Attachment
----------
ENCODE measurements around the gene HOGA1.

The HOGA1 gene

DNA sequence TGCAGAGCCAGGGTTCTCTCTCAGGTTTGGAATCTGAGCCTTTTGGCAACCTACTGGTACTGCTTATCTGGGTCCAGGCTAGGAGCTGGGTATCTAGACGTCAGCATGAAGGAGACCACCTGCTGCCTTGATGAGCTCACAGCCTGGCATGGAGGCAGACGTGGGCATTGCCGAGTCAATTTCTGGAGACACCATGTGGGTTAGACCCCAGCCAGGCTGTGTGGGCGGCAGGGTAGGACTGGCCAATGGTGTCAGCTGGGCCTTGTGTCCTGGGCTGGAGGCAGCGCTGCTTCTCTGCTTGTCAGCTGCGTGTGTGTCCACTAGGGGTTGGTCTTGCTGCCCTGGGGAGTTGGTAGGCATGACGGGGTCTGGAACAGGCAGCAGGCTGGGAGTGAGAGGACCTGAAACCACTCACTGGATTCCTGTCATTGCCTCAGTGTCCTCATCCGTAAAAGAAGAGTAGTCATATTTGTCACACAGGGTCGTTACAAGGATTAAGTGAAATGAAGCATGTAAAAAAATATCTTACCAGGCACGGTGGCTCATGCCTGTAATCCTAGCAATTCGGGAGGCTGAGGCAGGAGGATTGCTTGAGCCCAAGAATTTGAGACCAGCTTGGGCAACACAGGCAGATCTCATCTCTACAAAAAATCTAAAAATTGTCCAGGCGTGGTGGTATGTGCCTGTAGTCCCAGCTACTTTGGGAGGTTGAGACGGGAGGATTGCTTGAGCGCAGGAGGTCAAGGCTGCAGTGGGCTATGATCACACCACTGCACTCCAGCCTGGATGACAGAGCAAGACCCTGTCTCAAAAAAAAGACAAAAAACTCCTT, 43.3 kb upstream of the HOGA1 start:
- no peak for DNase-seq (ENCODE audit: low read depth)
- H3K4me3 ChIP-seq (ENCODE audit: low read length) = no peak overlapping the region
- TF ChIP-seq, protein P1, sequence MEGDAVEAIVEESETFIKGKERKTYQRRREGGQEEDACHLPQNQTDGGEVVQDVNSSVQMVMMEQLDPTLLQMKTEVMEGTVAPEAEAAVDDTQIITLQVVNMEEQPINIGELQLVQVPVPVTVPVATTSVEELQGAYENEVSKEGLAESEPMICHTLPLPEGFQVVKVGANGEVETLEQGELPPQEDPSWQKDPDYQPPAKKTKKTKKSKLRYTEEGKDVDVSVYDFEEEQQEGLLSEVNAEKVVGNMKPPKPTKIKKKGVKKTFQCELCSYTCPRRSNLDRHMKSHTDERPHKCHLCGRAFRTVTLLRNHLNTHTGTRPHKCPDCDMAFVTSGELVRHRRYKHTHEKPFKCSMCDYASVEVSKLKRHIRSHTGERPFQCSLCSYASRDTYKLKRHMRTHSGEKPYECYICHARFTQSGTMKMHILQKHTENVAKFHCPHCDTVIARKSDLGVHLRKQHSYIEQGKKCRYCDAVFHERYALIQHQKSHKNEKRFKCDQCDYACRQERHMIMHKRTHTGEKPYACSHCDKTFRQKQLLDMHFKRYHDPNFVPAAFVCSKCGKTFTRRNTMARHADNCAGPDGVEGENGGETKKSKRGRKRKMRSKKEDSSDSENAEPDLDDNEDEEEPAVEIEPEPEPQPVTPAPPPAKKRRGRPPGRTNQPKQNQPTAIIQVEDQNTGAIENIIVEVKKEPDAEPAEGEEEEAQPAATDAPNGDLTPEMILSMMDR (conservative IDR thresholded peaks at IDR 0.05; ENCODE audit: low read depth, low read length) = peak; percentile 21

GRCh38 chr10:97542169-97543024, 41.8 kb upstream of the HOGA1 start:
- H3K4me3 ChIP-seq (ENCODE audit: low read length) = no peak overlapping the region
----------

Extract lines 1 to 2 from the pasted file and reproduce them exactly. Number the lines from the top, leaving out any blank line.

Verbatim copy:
ENCODE measurements around the gene HOGA1.

The HOGA1 gene